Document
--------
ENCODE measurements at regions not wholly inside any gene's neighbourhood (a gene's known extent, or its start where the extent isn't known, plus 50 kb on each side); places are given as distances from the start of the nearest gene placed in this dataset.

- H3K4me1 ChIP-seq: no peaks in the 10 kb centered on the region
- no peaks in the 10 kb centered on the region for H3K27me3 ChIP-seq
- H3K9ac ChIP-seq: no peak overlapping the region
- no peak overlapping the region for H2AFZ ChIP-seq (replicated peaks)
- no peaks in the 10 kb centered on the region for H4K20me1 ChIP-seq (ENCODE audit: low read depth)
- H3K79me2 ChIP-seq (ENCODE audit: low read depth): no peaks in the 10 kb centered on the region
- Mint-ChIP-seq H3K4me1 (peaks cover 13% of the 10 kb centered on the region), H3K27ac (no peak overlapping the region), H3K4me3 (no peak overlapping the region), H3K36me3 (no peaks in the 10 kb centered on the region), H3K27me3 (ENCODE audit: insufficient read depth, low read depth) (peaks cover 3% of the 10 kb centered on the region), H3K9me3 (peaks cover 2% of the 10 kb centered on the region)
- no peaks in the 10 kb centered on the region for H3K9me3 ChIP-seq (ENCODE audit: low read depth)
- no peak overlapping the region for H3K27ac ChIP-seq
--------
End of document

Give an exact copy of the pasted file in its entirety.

ENCODE measurements at regions not wholly inside any gene's neighbourhood (a gene's known extent, or its start where the extent isn't known, plus 50 kb on each side); places are given as distances from the start of the nearest gene placed in this dataset.

- H3K4me1 ChIP-seq: no peaks in the 10 kb centered on the region
- no peaks in the 10 kb centered on the region for H3K27me3 ChIP-seq
- H3K9ac ChIP-seq: no peak overlapping the region
- no peak overlapping the region for H2AFZ ChIP-seq (replicated peaks)
- no peaks in the 10 kb centered on the region for H4K20me1 ChIP-seq (ENCODE audit: low read depth)
- H3K79me2 ChIP-seq (ENCODE audit: low read depth): no peaks in the 10 kb centered on the region
- Mint-ChIP-seq H3K4me1 (peaks cover 13% of the 10 kb centered on the region), H3K27ac (no peak overlapping the region), H3K4me3 (no peak overlapping the region), H3K36me3 (no peaks in the 10 kb centered on the region), H3K27me3 (ENCODE audit: insufficient read depth, low read depth) (peaks cover 3% of the 10 kb centered on the region), H3K9me3 (peaks cover 2% of the 10 kb centered on the region)
- no peaks in the 10 kb centered on the region for H3K9me3 ChIP-seq (ENCODE audit: low read depth)
- no peak overlapping the region for H3K27ac ChIP-seq